An Essay on Slavery

Posted by By at 4 February, at 09 : 00 AM Print

An Essay on Slavery
slavery atrocity

slavery atrocity

An Essay on Slavery

 

Very often, the embalmers of Western history have tried to gloss over the sordid trade in African slaves by Europeans, for over four century, by putting up the argument that a lot of Africans also made a fortune in the dealings.

From these ‘mythorians’ we often hear the stories that slavery was rampant in Africa long before the Europeans came along.

Not only is slavery been argued away, but the colonial oppression of Africa is also been massaged to make it appear less cruel.

We are told that the colonies also enjoyed the fruits of colonization. Christianity and Western-styled education are often cited as the ‘benefits’ Africans derived from colonialism.

These apologists then asked why must it be that all the opprobrium are directed against Europeans alone?

Even more unfortunate is the fact that some Africans, especially those in the diaspora, have bought into these pseudo-arguments.

In this essay, I shall try to put slavery in its proper historical perspectives, and show how the chattel slavery, introduced by capitalism, differs from the other forms of slavery.

To those who said Africans benefited from slavery and colonialism, one can argue, with the same [twisted] logic, that the countries conquered by Nazis also enjoyed the fruits of Nazism.

We can say that the Dutch, who were conquered and oppressed by the German Nazis, also benefited from their forced oppression.

We can also argue that the French, the Belgian, and the Dutch people who were forced into labor camps also benefited!

This manner of thinking is, of course, simply outrageous.

As any student of history knows, it was not only in Africa that slavery was rampant in ancient times. The Hebrew, Greek, Roman histories tell of slavery.

Watching slaves butchered each other was a sport enjoyed by the decadent rulers of the Roman Empire.

The institution of slavery got mentioned several times in the Christian Bible: ‘Moreover of the children of the strangers that do sojourn among you, of them shall ye buy, and of their that are with you, which they begat in your land: and they shall be your possession.’ (Leviticus, 25, 44-46). ‘If thou buy a Hebrew servant, six years he shall serve: and in the seventh year, he shall go out free for nothing. If he came in by himself, he shall go out by himself: if he were married, then his wife shall go out with him. If his master has given him a wife, and she has born him sons or daughters; the wife and her children shall be her master’s, and he shall go out by himself. And if the servant shall plainly say, I love my master, my wife, and my children; I will not go out free: Then his master shall bring him unto the judges; he shall also bring him to the door, or unto the door post; and his master shall bore his ear through with an aul, and he shall serve him for ever.’ (Exodus XXI, 2-6). These are just two of the examples of the Hebrew god’s opinion of slavery. The quotations are from the Christian bible.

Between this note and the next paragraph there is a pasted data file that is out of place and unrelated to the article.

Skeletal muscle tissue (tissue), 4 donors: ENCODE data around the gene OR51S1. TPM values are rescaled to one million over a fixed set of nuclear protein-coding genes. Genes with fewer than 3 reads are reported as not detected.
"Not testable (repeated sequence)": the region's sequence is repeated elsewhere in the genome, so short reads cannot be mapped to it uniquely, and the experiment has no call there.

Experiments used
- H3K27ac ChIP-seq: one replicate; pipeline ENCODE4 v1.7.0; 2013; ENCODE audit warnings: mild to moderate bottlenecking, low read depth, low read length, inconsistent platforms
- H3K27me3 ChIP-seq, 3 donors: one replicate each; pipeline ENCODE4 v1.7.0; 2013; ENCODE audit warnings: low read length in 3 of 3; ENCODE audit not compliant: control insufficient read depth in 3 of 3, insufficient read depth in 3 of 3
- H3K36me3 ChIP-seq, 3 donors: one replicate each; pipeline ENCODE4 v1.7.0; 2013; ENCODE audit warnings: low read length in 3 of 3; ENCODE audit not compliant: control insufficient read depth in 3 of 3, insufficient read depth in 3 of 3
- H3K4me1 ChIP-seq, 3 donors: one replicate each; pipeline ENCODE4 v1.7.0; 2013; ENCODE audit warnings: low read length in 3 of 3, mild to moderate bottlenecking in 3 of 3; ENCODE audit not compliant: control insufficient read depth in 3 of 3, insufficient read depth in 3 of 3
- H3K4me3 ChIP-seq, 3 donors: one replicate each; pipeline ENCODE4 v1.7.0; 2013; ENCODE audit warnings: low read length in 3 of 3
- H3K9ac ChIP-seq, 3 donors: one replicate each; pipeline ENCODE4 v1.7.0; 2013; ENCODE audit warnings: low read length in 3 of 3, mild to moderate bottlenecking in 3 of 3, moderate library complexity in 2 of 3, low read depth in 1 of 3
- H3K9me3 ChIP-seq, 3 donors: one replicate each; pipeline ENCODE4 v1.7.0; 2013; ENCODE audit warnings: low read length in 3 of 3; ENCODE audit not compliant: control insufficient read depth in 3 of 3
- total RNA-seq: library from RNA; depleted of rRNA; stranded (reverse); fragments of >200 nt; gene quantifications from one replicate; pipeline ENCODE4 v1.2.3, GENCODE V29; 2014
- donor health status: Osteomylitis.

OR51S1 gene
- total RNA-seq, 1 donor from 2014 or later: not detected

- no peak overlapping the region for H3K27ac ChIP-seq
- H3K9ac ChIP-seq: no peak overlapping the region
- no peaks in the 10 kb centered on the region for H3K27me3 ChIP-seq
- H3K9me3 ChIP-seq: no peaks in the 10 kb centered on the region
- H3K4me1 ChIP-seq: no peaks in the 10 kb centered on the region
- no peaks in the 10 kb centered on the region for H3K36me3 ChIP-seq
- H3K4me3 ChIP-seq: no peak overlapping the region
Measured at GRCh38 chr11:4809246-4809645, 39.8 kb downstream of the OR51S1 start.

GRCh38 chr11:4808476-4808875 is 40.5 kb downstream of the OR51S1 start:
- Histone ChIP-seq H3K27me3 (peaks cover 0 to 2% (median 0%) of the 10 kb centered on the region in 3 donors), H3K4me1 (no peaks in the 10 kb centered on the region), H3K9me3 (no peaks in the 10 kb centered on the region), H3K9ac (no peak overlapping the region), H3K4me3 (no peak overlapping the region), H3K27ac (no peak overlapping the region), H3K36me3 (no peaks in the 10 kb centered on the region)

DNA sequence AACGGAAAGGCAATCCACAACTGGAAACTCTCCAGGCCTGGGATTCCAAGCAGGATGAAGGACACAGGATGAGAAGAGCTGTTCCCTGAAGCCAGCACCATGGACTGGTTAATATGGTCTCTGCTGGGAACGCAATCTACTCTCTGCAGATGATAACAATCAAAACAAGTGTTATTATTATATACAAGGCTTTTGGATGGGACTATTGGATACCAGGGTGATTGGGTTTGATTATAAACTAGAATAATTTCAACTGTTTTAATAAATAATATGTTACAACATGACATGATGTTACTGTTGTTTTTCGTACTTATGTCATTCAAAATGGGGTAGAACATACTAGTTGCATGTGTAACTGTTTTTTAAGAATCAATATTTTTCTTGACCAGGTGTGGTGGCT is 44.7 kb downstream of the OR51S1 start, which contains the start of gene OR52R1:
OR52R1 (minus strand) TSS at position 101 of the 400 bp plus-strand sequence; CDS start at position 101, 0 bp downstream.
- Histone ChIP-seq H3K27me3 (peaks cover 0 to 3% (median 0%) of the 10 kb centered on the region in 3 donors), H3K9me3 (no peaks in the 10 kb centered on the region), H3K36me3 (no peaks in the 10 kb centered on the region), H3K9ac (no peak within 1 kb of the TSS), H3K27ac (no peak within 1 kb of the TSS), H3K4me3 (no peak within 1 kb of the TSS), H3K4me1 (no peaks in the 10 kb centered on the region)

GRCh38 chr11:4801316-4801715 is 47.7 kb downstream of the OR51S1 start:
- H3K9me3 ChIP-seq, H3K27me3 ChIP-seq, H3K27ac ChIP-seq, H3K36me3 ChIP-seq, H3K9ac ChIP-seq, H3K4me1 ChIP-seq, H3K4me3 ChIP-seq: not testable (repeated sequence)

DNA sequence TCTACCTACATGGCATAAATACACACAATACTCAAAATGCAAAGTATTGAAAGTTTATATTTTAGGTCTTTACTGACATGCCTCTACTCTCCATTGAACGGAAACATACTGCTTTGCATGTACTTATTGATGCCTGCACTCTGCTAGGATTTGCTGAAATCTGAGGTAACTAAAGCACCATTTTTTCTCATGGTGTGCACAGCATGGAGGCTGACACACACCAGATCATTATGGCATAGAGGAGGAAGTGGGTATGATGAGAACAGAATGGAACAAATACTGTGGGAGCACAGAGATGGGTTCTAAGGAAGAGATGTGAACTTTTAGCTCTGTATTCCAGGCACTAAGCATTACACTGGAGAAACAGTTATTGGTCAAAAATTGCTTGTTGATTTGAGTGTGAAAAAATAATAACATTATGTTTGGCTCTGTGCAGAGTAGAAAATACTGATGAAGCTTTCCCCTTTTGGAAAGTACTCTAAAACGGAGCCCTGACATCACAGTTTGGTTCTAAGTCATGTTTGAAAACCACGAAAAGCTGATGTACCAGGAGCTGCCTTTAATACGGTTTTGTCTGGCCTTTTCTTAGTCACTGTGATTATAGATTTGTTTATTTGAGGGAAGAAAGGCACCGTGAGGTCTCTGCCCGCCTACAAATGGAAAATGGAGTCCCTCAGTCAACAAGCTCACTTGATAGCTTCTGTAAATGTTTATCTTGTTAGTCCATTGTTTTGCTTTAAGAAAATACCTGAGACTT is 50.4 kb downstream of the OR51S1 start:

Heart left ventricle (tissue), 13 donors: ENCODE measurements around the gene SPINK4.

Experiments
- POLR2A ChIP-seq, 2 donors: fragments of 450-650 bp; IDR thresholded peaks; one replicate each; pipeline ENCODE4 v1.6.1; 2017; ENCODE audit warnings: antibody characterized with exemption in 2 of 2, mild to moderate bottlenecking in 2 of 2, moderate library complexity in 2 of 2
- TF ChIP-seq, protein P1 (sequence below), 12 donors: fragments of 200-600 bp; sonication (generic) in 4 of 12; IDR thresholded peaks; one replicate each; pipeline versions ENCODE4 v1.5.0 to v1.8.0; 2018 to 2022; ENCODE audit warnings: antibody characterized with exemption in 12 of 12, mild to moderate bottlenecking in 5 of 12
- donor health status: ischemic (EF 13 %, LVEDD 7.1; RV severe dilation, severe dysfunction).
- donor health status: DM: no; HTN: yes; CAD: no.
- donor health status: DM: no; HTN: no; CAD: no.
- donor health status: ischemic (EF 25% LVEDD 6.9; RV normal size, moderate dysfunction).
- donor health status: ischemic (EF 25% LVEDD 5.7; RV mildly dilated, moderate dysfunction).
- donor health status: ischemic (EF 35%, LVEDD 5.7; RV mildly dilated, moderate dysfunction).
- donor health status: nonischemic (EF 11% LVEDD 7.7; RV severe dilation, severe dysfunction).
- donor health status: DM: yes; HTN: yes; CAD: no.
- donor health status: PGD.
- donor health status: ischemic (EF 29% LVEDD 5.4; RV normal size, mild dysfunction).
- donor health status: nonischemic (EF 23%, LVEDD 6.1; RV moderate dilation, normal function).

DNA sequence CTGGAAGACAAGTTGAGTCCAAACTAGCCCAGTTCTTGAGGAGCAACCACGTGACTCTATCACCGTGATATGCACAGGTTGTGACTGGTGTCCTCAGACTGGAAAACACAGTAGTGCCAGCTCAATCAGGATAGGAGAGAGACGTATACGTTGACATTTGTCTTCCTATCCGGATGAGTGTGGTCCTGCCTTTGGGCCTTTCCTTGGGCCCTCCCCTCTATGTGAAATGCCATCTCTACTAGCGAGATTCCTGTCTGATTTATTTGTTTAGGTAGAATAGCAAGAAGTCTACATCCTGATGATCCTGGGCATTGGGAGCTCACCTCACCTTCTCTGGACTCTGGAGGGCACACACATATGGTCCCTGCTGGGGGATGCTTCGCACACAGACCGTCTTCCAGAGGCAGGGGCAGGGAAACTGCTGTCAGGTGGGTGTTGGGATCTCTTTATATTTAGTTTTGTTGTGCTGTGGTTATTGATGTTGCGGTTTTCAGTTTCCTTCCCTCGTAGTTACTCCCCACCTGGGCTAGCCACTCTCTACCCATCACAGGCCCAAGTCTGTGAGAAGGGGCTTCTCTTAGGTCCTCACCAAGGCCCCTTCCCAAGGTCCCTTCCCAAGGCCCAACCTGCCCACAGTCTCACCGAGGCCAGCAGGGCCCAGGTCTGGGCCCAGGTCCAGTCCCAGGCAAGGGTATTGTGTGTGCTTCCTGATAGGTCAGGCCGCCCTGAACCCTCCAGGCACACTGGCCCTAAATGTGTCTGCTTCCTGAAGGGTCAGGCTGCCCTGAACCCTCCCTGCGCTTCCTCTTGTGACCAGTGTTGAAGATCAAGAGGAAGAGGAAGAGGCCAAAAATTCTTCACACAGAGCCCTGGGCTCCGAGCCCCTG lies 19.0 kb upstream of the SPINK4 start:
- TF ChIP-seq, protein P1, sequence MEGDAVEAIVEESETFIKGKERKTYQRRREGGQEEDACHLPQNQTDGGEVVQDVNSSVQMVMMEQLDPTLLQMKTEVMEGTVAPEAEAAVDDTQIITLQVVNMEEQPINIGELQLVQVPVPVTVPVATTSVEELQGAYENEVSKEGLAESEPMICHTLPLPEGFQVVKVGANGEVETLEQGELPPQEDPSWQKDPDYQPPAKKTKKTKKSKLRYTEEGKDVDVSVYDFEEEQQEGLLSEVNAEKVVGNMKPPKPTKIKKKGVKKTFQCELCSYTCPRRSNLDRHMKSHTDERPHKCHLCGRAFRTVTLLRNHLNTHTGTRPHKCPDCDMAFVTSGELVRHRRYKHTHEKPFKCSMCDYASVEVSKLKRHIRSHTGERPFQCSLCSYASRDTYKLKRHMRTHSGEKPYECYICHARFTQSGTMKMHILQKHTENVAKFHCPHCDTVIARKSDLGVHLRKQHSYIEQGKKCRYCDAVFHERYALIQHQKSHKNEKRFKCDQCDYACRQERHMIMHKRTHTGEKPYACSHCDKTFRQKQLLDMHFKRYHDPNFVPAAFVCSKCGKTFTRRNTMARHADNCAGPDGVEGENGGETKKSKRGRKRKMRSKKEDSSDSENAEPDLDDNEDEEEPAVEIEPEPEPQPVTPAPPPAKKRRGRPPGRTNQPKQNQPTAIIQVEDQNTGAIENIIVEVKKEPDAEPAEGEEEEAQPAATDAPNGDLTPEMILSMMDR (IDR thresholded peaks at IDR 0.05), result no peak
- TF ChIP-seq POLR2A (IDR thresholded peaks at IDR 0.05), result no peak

The Jews, like many other people, have been enslaved several times. But does the fact that they have been oppressed several times in the past lessen the enormity of the Nazi Holocaust?

We should be careful.

In middle-age Europe, almost everyone was a serf. And it is often conveniently forgotten, by Western mythorians, that two out of every three Europeans that migrated to their so-called New World was a serf – until Africans were introduced as slaves.

The Atlantic slave-trade was different from all these earlier slavery in several respects.

Most enormously important is that it was the first form of slavery that was solely motivated by commercial incentives.

In earlier times slaves were used as domestic workers and soldiers since there were no plantations or industrial factories where millions of slave-labor were needed.

The African slave-trade was a capitalist invention. Readers are directed to ‘Slavery and Capitalism’ by Eric Williams.

It was the large-scale capitalist mode of production which required cheap unrequited labors that induced the slave trade.

It was the Industrial Revolution in Europe that made it necessary to traffic in human lives on a colossal scale.